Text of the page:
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The month of May has several designations that are significant for older adults, including Older Americans Month, Elder Law Month and National Nursing Home Week (May 14-20). These “celebrations” offer the opportunity for folks to share gratitude for the availability of aging services and learn more about the benefits and function of these services.

A frequent question that arises regarding nursing homes is how to choose one. The website, www.medicare.gov, offers a starting point on its Nursing Home Compare page by sharing information about nursing facilities that participate in Medicare and Medicaid programs.

Medicare has attempted to simplify some of the technical information about how facilities operate and the quality of their services by assigning star ratings in three areas: health inspections/fire safety, quality measures and staffing. A composite rating based on a combination of these individual scores is also available.

Unannounced health and fire safety inspections of all nursing homes are conducted annually by the state. These inspections cover facility policies and procedures for aspects of care, including residents’ rights, quality of life, medication management, skin care, resident assessment, food service, building environment and administration.

When a facility doesn’t meet a certain standard during an inspection, a deficiency is assigned, and the facility is given the opportunity to make improvements. The star rating accounts for the number, type and severity of deficiencies received during the previous three annual inspections, as well as the number of additional visits required to ascertain that the necessary corrections have been made.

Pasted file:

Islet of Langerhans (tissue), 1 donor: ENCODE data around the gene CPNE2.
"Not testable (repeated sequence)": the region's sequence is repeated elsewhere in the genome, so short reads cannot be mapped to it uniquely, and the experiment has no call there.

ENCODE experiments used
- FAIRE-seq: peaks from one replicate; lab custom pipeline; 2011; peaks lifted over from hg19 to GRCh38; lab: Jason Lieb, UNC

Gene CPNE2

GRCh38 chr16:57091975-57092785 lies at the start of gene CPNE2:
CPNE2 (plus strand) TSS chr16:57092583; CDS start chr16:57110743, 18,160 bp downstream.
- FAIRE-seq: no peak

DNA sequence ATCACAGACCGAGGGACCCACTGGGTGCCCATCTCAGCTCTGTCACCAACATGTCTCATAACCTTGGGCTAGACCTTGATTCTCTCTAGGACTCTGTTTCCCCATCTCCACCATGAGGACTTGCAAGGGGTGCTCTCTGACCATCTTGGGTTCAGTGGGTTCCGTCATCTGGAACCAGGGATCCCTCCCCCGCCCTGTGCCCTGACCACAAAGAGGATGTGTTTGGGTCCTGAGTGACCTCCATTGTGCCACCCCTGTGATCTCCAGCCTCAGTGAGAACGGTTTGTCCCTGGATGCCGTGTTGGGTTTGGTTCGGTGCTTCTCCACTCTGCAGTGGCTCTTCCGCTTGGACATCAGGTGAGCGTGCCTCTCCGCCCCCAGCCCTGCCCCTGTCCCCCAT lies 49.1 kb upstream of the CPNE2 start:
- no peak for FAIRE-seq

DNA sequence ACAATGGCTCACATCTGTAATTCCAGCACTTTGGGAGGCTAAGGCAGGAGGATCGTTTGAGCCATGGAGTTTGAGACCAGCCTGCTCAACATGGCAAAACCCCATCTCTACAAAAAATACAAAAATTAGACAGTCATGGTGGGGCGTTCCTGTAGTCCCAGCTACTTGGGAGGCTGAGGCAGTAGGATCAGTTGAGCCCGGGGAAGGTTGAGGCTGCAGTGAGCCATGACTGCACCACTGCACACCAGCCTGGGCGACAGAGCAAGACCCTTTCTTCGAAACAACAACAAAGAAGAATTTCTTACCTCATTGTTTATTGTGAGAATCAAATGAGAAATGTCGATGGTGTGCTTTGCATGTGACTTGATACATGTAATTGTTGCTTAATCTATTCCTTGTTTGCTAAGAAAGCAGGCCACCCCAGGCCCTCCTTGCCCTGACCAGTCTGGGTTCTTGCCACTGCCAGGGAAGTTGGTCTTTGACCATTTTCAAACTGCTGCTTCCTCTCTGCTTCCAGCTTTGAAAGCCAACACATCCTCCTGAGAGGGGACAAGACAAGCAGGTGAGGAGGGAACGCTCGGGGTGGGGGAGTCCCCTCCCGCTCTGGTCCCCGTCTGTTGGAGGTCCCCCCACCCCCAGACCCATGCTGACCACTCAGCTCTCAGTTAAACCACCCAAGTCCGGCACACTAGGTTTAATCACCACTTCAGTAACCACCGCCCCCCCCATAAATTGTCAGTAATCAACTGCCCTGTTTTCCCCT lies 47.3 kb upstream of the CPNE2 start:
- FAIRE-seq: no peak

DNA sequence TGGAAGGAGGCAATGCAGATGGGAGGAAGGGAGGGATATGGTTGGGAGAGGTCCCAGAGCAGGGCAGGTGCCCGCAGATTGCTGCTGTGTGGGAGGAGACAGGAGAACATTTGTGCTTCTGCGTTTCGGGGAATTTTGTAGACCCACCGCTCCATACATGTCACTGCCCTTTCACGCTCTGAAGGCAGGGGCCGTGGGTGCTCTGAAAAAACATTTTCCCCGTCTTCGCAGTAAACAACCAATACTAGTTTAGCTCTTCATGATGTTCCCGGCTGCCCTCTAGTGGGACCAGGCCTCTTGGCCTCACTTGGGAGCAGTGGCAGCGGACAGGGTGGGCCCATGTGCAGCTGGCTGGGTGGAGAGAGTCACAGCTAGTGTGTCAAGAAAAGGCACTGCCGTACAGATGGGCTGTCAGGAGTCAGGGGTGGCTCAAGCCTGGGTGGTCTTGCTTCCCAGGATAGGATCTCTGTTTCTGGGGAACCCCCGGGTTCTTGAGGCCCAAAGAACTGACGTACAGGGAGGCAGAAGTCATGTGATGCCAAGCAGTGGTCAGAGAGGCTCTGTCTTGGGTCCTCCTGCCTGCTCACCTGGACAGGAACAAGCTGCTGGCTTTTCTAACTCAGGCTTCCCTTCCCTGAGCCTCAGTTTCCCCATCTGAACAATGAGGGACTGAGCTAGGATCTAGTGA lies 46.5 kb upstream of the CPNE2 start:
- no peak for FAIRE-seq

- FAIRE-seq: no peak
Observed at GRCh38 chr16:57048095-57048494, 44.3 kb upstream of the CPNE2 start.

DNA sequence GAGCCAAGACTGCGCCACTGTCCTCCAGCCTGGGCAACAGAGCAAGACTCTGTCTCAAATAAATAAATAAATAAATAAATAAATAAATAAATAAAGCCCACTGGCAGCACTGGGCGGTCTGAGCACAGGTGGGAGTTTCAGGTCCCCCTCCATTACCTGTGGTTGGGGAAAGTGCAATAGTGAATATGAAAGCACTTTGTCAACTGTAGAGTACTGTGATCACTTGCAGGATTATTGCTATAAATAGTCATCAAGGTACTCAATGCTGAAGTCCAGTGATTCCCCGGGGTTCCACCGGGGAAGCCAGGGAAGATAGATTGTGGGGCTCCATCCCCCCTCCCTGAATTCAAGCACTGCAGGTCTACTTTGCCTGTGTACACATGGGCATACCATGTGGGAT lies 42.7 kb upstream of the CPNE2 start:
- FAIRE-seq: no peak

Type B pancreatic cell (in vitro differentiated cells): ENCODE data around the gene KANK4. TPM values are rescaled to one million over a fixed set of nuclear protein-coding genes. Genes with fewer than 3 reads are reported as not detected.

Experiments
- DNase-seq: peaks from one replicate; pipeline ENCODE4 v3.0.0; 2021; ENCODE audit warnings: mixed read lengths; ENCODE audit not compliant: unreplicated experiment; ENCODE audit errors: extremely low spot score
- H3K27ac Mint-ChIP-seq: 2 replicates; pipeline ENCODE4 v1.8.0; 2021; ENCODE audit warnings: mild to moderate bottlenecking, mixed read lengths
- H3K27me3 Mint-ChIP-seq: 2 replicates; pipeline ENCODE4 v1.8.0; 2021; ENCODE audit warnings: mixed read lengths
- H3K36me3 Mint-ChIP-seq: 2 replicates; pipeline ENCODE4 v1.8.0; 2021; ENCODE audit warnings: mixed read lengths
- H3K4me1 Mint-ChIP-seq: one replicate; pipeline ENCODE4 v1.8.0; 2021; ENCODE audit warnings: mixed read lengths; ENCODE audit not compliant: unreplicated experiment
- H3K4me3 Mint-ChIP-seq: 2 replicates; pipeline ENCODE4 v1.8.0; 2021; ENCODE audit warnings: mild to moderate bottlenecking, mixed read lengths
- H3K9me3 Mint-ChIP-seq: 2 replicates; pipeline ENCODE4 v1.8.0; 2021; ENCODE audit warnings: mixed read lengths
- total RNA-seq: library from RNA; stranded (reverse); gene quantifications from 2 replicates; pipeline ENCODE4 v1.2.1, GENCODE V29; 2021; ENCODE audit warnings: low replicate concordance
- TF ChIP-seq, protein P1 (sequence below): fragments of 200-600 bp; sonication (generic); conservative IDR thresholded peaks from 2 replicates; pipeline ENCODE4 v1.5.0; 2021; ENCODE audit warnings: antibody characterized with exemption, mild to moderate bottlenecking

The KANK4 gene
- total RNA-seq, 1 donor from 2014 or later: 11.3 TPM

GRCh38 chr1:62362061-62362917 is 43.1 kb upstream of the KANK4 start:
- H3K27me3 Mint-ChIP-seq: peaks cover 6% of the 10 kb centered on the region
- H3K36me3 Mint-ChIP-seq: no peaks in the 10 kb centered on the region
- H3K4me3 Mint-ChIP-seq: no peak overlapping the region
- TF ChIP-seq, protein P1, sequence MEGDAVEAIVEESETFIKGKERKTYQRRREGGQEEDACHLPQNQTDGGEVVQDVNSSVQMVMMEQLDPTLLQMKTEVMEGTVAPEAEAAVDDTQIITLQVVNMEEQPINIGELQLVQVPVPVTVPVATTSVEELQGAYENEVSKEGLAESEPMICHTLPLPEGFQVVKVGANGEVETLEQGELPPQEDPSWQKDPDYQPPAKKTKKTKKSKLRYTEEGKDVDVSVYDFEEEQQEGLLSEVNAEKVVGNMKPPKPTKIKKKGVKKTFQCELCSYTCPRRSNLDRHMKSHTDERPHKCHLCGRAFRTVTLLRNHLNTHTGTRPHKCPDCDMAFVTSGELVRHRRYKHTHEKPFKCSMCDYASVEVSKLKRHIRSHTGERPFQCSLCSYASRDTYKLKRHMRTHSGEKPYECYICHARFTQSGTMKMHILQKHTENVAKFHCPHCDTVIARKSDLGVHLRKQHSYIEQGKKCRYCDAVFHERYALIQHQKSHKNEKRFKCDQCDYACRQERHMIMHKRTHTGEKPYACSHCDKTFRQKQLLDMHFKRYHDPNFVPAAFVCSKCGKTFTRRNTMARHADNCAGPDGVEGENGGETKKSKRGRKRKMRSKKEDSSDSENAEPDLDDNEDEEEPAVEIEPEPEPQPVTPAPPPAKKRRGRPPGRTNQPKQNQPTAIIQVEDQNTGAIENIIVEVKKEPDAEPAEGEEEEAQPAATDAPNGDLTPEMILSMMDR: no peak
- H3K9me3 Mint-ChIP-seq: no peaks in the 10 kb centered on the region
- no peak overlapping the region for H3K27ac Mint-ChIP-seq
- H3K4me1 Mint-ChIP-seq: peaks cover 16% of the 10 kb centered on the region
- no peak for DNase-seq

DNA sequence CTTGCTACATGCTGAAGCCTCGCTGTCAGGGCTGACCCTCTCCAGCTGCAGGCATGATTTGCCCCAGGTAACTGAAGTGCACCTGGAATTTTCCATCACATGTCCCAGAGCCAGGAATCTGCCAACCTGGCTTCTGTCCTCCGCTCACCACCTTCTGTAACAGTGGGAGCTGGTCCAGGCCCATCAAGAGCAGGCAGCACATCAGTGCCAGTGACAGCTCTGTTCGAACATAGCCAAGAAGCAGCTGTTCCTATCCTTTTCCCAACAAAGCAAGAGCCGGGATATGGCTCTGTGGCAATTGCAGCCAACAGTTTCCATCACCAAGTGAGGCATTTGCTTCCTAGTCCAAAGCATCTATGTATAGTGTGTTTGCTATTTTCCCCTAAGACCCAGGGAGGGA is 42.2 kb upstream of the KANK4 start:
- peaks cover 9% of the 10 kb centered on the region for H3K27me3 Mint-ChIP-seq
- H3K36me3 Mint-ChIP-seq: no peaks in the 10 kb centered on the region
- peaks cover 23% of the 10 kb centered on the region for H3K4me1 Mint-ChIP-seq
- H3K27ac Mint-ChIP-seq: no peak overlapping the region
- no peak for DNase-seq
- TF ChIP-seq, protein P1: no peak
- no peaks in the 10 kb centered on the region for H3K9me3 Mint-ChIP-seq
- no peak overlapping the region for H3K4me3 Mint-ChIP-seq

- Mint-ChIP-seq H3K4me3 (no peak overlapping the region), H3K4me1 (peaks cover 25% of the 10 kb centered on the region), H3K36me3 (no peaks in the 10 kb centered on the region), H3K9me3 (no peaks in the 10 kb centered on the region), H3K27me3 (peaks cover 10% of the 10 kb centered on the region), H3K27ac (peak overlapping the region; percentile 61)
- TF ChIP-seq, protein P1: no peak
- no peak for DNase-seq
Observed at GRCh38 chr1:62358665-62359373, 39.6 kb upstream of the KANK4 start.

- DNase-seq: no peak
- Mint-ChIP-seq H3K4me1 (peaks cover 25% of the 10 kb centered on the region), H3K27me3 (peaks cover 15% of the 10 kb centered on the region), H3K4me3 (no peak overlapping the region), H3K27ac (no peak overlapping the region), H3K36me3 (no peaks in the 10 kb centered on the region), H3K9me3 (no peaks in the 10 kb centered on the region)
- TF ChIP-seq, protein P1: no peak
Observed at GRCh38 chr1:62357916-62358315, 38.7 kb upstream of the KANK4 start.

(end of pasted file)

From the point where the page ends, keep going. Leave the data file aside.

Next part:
Also included are the results of intermittent investigations that occur as a result of complaints. Only the investigations that lead to verification of a complaint are used.

Quality measures scores are calculated through a review of clinical data, which is submitted to the state by each facility. Some of the areas that are evaluated include the presence of skin breakdown due to pressure; the use of physical restraints, urinary catheters and antipsychotic medications; pain management; and the occurrence of falls.

For those residents who are admitted for a short-term stay, additional areas of evaluation include re-hospitalizations, the percentage discharged to the community and the percentage of those who demonstrate functional improvements or declines.

Scores based on staffing evaluate the total staffing hours per resident per day of nurses, physical therapists and nursing assistants. This value is combined with the number of registered nurse hours per resident per day. These numbers are self-reported to the state by each facility.

Specific scoring techniques and technical adjustments that are made to the scores are beyond the scope of this article, but facilities receive a score of one to five stars in each area noted above. While the star rating system for nursing homes is valuable, families who are researching care options for a loved one should use this information in conjunction with a personal visit or visits to a facility and the experiences of current and previous residents when making their decision.

Learn more about searching for nursing home care and the admission process at a free seminar on Tuesday, May 2. Evaluating Admission is the first in a series of Nursing Home Know-How seminars sponsored by Keystone Elder Law in recognition of Elder Law Month and National Nursing Home Week. Please call 697-3223 for additional details and to register, or visit the events page of our website at www.keystoneelderlaw.com.

Learn more about the article’s author, and other community education opportunities, at www.keystoneelderlaw.com. Check out the book, “Long Term Care Guide: Essential Tools for Solving the Elder Care Puzzle,” at the Whistlestop Bookshop or Amazon, and see Keystone’s free directory of services for older adults at www.mypeaceguide.com. Keystone Elder Law has offices in Mechanicsburg and Carlisle. Call 717-697-3223 for a free telephone consultation.

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